What is in this article?:
- Mississippi potentially a key player in U.S. peanuts
- Carryout is key number
- China purchases a help
“Mississippi’s here to stay as part of an U.S. peanut industry that’s here to stay," says Marshall Lamb, director of the USDA/ARS National Peanut Laboratory at Dawson, Ga. "The state’s yield has been steady increasing, from an average a few years back in the 2,800 to 2,900 lb. range to 4,400 lbs. last year.” Mississippi led the nation in average yield in 2011, but was edged out in 2012 by Georgia’s 4,550 lb. yield.
LONNIE FORTNER, from left, chairman of the Mississippi Peanut Promotion Board and a producer at Port Gibson; Marshall Lamb, director of the USDA/ARS National Peanut Research Laboratory at Dawson, Ga.; and Malcolm Broome, executive director of the Mississippi Peanut Growers Association, Hattiesburg, were among those attending the Mississippi Farm Bureau Federation’s summer peanut commodity meeting.
Carryout is key number
“In terms of supply and demand, carryout is the number we worry about each crop year. It represents the amount of peanuts in the pipeline August/September/October — the three-month period before new crop deliveries become available to processors.
“U.S. shelling capacity is about 165,000 FST per month, or about 500,000 FST for the three-month period. If we continually hit a carryforward of 400,000 to 500,000 FST, there might be supply interruptions from shellers to manufacturers, and we don’t want to see that, because it will slow demand.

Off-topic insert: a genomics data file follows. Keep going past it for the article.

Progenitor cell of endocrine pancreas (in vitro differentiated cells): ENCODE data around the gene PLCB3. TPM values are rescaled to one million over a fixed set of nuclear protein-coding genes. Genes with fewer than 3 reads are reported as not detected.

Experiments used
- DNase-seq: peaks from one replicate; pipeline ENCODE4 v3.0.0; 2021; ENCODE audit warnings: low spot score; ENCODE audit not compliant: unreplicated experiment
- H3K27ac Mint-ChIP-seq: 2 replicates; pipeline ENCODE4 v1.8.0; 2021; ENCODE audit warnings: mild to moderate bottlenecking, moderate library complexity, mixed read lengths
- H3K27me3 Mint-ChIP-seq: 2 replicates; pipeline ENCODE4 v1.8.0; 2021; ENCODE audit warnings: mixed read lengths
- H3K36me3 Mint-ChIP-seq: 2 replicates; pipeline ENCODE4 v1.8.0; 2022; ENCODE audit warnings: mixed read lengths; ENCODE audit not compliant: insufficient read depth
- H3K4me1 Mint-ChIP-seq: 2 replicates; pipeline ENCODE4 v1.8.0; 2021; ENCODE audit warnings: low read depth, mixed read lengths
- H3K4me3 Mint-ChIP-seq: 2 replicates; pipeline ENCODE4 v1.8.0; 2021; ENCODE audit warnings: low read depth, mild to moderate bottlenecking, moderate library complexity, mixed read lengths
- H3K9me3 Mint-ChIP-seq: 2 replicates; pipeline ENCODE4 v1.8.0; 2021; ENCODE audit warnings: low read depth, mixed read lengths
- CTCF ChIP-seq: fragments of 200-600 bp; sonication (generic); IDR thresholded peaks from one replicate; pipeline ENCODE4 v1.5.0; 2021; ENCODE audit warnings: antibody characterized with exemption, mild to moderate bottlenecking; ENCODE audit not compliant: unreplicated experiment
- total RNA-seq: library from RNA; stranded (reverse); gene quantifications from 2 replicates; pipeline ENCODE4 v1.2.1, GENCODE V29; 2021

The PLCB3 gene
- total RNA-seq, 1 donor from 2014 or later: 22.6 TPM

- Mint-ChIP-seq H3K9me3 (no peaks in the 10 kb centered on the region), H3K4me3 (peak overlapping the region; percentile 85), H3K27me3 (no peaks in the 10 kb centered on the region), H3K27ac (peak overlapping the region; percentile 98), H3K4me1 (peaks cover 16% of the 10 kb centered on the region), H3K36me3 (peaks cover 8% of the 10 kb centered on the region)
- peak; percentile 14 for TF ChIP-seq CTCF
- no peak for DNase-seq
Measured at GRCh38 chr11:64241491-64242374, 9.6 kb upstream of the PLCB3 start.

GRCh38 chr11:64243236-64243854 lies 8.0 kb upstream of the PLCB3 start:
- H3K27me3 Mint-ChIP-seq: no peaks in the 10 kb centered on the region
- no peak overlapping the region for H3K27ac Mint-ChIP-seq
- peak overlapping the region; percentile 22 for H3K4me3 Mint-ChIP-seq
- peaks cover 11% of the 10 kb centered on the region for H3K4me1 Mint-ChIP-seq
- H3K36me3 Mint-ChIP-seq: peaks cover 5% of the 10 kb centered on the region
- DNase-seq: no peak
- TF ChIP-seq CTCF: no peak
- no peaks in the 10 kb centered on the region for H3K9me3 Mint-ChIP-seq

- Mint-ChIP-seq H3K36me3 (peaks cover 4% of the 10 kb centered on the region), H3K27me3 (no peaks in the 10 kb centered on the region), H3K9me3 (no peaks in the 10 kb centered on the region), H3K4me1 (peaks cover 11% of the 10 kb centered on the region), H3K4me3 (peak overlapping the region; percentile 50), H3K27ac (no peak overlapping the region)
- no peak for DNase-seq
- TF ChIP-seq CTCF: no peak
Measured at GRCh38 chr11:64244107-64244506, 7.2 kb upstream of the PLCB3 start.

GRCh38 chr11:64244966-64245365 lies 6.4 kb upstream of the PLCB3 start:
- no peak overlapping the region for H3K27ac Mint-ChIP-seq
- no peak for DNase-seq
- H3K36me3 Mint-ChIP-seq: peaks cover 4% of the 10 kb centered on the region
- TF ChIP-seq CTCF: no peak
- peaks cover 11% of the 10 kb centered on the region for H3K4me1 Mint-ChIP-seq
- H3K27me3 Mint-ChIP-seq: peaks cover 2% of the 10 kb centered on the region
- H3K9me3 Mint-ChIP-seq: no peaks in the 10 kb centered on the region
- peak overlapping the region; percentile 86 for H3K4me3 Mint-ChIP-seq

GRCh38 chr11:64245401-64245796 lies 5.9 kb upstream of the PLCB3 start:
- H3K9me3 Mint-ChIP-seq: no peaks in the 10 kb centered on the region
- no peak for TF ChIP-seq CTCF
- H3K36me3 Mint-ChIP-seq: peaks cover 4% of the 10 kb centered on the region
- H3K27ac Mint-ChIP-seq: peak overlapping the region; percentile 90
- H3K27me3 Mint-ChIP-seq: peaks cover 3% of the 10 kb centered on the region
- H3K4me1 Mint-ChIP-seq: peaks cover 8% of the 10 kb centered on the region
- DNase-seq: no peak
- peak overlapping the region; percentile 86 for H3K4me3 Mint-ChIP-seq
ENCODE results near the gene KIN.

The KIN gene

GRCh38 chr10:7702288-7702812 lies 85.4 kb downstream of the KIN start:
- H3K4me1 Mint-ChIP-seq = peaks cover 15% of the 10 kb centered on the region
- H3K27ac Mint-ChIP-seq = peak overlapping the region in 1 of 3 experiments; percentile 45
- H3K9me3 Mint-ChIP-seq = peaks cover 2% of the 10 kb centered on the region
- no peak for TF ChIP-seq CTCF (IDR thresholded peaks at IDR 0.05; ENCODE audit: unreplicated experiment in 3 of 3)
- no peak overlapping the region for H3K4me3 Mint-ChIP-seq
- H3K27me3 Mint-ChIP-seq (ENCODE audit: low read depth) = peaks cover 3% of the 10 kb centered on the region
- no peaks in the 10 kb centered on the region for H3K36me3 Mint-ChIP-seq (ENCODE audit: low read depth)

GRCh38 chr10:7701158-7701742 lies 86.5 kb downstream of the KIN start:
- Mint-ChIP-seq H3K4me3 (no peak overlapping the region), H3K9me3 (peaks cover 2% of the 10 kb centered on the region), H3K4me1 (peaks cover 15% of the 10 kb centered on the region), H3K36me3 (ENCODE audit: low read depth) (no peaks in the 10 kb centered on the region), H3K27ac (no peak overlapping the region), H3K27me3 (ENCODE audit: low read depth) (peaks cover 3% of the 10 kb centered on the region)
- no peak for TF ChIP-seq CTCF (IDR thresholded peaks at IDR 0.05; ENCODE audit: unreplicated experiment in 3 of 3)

“I don’t like to see a carryout of 800,000 to 900,000 FST, because too many peanuts suppress the price signals that come from the manufacturers to the shellers to the farmers. I like to see a little buffer, with a carryout of about 600,000 FST. Below that, manufacturers and shellers get nervous.”
For example, he says, in 2007 the carryout was only 510,000 FST, which resulted in early contract offers for 2008. “Farmers planted more, we had a good yield, and produced 2.5 million tons. That resulted in a carryout of over 1 million FST, which totally flattened the market. In one year, we’d doubled the carryout, and the market responded accordingly. In 2009, we planted fewer acres and produced 1.8 million FST, but still ended the year with 920,000 FST of carryout. It’s hard to get that big an elephant off your back.”
But in 2011, with a drought-decimated crop in Texas, production of 1.8 million FST and increased demand, carryover dropped to an extremely low 380,000 FST
“That kind of number makes manufacturers and shellers sweat,” Lamb says. “Manufacturers fear supply interruptions and shellers fear they won’t be able to deliver the peanuts they’ve forward contracted. That number is the reason that at the end of harvest in 2011, growers who had uncontracted peanuts could get anywhere from $1,000 to $1,100 per ton, where normally they’d be trading for $450 to $550.”
But he says, where the low carryover had the biggest impact was on price signals for the 2012 crop. “In the winter of 2011 and spring of 2012, growers were being offered contracts of $700 to $750 per FST in order to try and take acres away from corn and cotton into peanuts.”
The result: 1.6 million acres of peanuts, a record yield, a 3.4 million FST 2012 crop, a record carryover, and a price-depressing outlook for growers in 2013.